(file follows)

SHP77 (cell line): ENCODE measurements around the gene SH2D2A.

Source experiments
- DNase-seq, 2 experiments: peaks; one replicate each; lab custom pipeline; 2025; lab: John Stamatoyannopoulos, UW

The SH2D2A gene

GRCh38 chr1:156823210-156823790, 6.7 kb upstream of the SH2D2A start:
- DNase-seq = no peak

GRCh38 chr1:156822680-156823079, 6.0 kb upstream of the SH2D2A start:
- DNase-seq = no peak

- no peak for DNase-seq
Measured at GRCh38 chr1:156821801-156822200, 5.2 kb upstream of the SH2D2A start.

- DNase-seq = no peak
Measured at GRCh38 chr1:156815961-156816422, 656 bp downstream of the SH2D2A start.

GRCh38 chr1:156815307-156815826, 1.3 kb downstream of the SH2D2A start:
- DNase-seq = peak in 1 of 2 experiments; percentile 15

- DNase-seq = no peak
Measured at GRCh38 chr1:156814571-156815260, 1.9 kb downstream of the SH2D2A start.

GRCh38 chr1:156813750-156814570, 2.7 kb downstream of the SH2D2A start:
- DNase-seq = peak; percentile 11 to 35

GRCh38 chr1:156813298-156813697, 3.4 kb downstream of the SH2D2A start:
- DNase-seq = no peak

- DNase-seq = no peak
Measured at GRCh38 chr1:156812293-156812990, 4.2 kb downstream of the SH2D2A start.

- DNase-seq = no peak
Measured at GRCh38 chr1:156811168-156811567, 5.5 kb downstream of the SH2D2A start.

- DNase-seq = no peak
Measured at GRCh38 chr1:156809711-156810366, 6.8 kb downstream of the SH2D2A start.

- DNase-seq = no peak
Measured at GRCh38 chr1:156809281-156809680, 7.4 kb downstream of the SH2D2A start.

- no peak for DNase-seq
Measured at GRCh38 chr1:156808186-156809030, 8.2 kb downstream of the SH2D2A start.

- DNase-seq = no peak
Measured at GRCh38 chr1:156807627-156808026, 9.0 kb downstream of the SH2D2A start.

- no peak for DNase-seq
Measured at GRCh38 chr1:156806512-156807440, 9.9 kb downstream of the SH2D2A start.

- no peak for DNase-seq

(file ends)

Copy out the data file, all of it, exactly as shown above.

SHP77 (cell line): ENCODE measurements around the gene SH2D2A.

Source experiments
- DNase-seq, 2 experiments: peaks; one replicate each; lab custom pipeline; 2025; lab: John Stamatoyannopoulos, UW

The SH2D2A gene

GRCh38 chr1:156823210-156823790, 6.7 kb upstream of the SH2D2A start:
- DNase-seq = no peak

GRCh38 chr1:156822680-156823079, 6.0 kb upstream of the SH2D2A start:
- DNase-seq = no peak

- no peak for DNase-seq
Measured at GRCh38 chr1:156821801-156822200, 5.2 kb upstream of the SH2D2A start.

- DNase-seq = no peak
Measured at GRCh38 chr1:156815961-156816422, 656 bp downstream of the SH2D2A start.

GRCh38 chr1:156815307-156815826, 1.3 kb downstream of the SH2D2A start:
- DNase-seq = peak in 1 of 2 experiments; percentile 15

- DNase-seq = no peak
Measured at GRCh38 chr1:156814571-156815260, 1.9 kb downstream of the SH2D2A start.

GRCh38 chr1:156813750-156814570, 2.7 kb downstream of the SH2D2A start:
- DNase-seq = peak; percentile 11 to 35

GRCh38 chr1:156813298-156813697, 3.4 kb downstream of the SH2D2A start:
- DNase-seq = no peak

- DNase-seq = no peak
Measured at GRCh38 chr1:156812293-156812990, 4.2 kb downstream of the SH2D2A start.

- DNase-seq = no peak
Measured at GRCh38 chr1:156811168-156811567, 5.5 kb downstream of the SH2D2A start.

- DNase-seq = no peak
Measured at GRCh38 chr1:156809711-156810366, 6.8 kb downstream of the SH2D2A start.

- DNase-seq = no peak
Measured at GRCh38 chr1:156809281-156809680, 7.4 kb downstream of the SH2D2A start.

- no peak for DNase-seq
Measured at GRCh38 chr1:156808186-156809030, 8.2 kb downstream of the SH2D2A start.

- DNase-seq = no peak
Measured at GRCh38 chr1:156807627-156808026, 9.0 kb downstream of the SH2D2A start.

- no peak for DNase-seq
Measured at GRCh38 chr1:156806512-156807440, 9.9 kb downstream of the SH2D2A start.

- no peak for DNase-seq